depth and breadth of expertise required for small pharmaceutical companies to undertake DDD is daunting. The company must possess capabilities that include basic small business knowledge, accounting, legal, intellectual property tactics and strategy, scientific discovery, animalmodels, toxicol- ogy, specific disease domain understanding, regula- tory, clinical trials, manufacturing, marketing, sales and distribution skills as a temporal function of cor- porate development. In order to avoid the necessity of ballooning personnel ranks and significant over- head, a number of small pharmaceutical companies are exploring and developing the Virtual Pharmaceutical Company (VPC) model. This coun- terintuitive model is described and discussed below.

Overview:Virtual Pharmaceutical Companies The advent of the VPC was due to the efforts of numerous institutions including both large and small pharmaceutical companies. A number of early stage start-up companies in the biotechnolo- gy/biopharmaceutical boom of the 1970-90s era went through some form of VPC process. Genentech Inc was a virtual company from its inception in 1976 through 1978, until one of the founders, Herbert Boyer, established an in-house wet laboratory capability6. During the evolution of the VPC model it was perceived that companies involved in DDD could exist on a spectrum con- sisting of fully-integrated entities at one end and virtual entities at the other end. It was not until 1996 that the pharmaceutical company Hoffman- La Roche actually created a purpose-built VPC named Protodigm. The company employed only nine people and it was estimated that they decreased both development times and costs by approximately 25% compared to fully-integrated pharmaceutical companies7. Another pioneer in the inchoate VPC sector was Vanguard Medica (later known as Vernalis), which was one of the first companies to describe itself as a ‘Virtual phar- maceutical development’ company in 20037. There was an additional impetus for the devel-

opment of the VPC model. These efforts arose from a myriad of emerging global orphan disease initiatives8. The World Health Organization in 2000 facilitated the creation of public-private part- nerships to develop therapies for orphan diseases. The NIH (USA), the Global Fund and the Gates Foundation indirectly aided these efforts. In addi- tion, the advent of the internet/www and access to open-source, readily-accessible databases all fuelled the endeavours of individuals/small groups to become involved in the search for new therapeu-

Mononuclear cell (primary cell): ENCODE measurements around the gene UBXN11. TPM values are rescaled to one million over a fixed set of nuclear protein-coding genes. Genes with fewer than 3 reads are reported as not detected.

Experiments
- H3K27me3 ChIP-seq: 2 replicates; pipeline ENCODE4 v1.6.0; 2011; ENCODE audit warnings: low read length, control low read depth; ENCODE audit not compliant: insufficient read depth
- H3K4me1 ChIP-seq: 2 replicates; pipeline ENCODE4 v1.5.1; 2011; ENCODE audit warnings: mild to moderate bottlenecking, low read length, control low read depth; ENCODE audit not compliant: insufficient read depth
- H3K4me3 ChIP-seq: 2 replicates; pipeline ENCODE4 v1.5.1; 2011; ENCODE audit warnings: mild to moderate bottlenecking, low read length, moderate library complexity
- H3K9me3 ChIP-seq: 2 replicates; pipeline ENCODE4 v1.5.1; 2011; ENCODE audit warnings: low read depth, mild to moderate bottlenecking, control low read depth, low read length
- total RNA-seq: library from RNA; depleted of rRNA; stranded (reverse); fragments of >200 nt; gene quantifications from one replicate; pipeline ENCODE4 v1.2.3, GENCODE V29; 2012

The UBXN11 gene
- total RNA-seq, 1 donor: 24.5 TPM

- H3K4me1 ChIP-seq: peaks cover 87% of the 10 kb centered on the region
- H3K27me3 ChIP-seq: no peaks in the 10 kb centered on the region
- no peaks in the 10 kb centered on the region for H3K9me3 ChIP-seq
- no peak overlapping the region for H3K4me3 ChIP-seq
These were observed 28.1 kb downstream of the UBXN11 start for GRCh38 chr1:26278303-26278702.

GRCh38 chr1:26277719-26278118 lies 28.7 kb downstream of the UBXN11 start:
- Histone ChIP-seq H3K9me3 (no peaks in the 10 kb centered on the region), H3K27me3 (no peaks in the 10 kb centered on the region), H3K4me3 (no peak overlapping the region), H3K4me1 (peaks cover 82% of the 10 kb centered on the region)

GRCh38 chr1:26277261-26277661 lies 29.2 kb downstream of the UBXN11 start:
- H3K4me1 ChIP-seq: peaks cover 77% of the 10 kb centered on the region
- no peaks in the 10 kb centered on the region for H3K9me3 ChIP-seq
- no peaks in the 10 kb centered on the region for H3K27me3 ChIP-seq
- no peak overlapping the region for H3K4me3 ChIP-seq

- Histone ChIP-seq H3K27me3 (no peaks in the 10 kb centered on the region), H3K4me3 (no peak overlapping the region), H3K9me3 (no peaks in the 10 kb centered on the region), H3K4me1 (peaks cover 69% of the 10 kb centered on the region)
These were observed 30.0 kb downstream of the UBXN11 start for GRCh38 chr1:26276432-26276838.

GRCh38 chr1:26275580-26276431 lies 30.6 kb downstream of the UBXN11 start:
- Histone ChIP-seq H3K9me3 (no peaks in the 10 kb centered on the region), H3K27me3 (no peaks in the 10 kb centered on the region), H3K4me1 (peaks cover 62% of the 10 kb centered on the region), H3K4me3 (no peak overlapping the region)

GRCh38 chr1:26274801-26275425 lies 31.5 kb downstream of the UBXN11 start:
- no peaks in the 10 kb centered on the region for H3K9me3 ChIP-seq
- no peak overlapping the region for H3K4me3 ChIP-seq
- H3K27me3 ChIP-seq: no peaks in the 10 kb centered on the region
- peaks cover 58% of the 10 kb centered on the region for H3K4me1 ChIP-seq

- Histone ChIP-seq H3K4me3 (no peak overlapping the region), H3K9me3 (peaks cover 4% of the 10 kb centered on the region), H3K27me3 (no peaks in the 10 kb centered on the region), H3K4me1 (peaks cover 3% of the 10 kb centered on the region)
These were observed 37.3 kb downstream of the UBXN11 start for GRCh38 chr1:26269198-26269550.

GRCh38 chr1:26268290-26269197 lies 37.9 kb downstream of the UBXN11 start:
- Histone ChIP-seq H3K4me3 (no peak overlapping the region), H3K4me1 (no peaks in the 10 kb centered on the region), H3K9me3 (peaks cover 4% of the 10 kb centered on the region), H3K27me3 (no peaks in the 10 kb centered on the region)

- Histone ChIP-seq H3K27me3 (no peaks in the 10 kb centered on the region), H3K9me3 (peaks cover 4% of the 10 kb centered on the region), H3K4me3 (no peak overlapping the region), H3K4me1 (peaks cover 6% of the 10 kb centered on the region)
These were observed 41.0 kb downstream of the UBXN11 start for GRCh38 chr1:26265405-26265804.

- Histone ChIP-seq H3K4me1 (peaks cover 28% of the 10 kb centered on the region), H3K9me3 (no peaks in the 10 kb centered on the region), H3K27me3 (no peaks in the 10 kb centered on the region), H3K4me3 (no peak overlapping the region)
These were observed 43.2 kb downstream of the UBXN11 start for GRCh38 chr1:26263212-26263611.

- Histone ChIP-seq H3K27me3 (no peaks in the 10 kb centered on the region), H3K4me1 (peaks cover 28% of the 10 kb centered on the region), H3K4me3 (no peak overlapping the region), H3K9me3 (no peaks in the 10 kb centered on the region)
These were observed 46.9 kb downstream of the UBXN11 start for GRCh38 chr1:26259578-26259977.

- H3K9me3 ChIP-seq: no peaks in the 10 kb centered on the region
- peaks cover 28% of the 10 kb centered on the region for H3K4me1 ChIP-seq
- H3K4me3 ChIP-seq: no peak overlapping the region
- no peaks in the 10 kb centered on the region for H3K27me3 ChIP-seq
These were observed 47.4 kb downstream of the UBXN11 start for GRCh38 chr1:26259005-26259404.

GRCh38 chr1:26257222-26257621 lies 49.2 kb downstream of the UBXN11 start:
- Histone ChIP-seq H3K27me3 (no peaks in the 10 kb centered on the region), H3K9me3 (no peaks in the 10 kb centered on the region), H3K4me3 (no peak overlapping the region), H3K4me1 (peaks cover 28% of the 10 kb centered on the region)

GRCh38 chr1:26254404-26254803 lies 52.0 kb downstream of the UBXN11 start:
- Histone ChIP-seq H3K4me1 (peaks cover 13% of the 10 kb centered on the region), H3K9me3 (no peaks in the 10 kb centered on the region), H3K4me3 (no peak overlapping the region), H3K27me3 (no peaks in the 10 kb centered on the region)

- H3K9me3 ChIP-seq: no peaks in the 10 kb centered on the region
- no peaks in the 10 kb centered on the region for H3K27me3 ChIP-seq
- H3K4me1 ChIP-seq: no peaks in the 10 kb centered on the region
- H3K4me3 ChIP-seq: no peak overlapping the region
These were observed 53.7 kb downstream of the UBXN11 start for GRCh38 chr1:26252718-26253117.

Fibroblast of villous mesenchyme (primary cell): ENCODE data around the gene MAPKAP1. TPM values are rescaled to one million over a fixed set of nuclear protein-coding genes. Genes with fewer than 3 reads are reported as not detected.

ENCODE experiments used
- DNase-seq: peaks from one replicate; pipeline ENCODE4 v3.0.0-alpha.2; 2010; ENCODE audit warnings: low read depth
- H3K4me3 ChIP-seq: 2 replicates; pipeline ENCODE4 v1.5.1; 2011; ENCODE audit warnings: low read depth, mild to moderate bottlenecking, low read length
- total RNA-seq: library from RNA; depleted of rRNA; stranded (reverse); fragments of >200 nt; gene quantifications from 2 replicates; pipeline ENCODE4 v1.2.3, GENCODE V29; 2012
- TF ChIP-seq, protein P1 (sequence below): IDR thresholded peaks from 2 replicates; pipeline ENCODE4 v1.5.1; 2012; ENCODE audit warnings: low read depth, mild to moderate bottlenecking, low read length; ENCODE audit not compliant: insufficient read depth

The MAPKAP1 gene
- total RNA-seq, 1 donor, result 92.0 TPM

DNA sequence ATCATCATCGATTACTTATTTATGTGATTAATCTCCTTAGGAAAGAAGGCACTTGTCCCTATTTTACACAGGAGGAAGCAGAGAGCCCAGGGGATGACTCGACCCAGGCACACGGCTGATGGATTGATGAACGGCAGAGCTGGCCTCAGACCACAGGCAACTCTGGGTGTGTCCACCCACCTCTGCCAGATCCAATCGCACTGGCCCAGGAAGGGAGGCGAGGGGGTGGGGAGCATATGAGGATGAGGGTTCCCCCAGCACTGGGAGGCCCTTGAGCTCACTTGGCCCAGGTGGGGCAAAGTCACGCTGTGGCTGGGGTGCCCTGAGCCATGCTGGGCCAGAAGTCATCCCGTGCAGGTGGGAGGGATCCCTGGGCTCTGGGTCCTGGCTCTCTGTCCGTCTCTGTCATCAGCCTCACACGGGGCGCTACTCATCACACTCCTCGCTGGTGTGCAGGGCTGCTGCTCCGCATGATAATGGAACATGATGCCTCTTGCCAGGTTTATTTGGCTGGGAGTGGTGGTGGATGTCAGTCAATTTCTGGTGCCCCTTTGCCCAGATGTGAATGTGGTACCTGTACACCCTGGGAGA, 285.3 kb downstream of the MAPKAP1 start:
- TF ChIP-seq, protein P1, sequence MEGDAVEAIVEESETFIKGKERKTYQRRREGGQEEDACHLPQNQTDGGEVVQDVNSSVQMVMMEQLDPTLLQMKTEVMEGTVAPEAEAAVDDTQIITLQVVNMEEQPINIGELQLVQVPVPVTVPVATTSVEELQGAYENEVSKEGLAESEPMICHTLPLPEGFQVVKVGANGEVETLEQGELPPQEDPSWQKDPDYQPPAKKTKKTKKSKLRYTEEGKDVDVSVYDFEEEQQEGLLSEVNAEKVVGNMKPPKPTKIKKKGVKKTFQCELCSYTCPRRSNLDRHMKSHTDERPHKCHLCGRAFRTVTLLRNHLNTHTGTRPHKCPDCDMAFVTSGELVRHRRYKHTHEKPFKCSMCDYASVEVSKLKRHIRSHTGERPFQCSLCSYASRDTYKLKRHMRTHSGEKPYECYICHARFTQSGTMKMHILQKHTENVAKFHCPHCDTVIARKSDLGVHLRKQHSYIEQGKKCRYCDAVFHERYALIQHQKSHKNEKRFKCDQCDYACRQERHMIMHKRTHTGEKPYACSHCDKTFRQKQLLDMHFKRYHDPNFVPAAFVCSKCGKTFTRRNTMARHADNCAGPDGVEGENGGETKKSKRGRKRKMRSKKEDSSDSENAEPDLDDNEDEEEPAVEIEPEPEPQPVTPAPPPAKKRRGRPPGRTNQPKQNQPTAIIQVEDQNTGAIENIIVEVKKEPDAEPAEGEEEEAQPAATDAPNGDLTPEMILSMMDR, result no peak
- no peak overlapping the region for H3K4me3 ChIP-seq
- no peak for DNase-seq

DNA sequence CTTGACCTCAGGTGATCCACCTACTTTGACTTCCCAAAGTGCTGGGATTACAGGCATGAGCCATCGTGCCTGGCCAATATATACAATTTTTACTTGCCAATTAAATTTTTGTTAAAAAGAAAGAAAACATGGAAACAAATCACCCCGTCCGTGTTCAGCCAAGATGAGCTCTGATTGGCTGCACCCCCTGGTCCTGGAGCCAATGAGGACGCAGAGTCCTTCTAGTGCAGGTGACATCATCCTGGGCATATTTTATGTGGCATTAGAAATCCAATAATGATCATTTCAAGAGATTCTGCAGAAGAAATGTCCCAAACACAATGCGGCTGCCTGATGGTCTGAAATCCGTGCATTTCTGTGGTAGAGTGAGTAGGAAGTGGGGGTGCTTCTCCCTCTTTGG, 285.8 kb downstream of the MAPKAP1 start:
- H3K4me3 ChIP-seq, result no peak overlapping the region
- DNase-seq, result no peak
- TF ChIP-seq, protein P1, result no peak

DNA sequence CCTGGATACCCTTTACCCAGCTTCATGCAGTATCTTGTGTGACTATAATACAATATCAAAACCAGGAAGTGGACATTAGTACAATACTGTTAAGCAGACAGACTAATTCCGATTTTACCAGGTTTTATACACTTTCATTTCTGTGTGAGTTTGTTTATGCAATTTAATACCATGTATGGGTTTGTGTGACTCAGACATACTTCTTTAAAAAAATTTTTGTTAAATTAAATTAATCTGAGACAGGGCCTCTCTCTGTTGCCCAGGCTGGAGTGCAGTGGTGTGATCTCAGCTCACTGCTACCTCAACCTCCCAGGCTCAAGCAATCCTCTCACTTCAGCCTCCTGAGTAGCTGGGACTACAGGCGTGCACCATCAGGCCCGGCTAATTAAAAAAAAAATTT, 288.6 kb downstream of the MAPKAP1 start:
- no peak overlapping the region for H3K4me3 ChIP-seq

tic drugs8. Even with all of this uncoordinated, but substantive, effort as recently as 2014, VPCs had only been ‘described anecdotally’9. This is some- what surprising since a reported survey in the UK claimed that more than 40%of all UK DDD com- panies in 2009 were virtual entities10. In addition a more rigorous 2013 study indicated that more than 50%of biotechnology companies in Australia were VPC-like corporate entities7. This all indi- cates that historically there has been a quiet, but considerable, effort in the development of the VPC sector. However, there has been limited written recognition of its existence, as well as a clear description of the advantages and disadvantages of the model are somewhat lacking.

Definition of a VPC Most of us are familiar with the concept of ‘Virtual Reality’ as embodied by the simulated and immer- sive environments of software-driven games. However, as a blurring extension of this concept, PricewaterhouseCoopers (PwC) published a report describing the use of a computer-based virtual R&D process11. All of these descriptors should not be confused with a Virtual Company, which is somewhat less well defined and understood. In general, it refers to a company that does not pos- sess the standard ‘bricks and mortar’ infrastructure of a conventional company. In addition, the description also encompasses the process of how a company is managed and the type of business model adopted to facilitate growth and evolution. Such companies work on the principle that most operational tasks can be outsourced to third party providers, while the project management and strategic business execution are retained within the parent company7. The momentum for this type of approach is to create efficiencies of decision-mak- ing and simple lines of communication. The corol- lary is that this leads to a reduction in overhead costs, product development times and risk. For such an approach to be effective the in-house team has to be experienced and possess a number of core management and expertise skill-sets. A VPC is defined as a company that outsources

most of, if not all of, its essential tasks associated with the DDD process that includes such efforts as discovery research, preclinical evaluation and clini- cal development. The information and knowledge base is maintained within the company and held by management and advisors. Thus there is no in-house laboratory work undertaken by the VPC. A VPC consists of a small, experienced management and advisory core team. The initial goal is to expedite the proof-of-concept (PoC) for a drug candidate in a

Drug DiscoveryWorld Summer 2019

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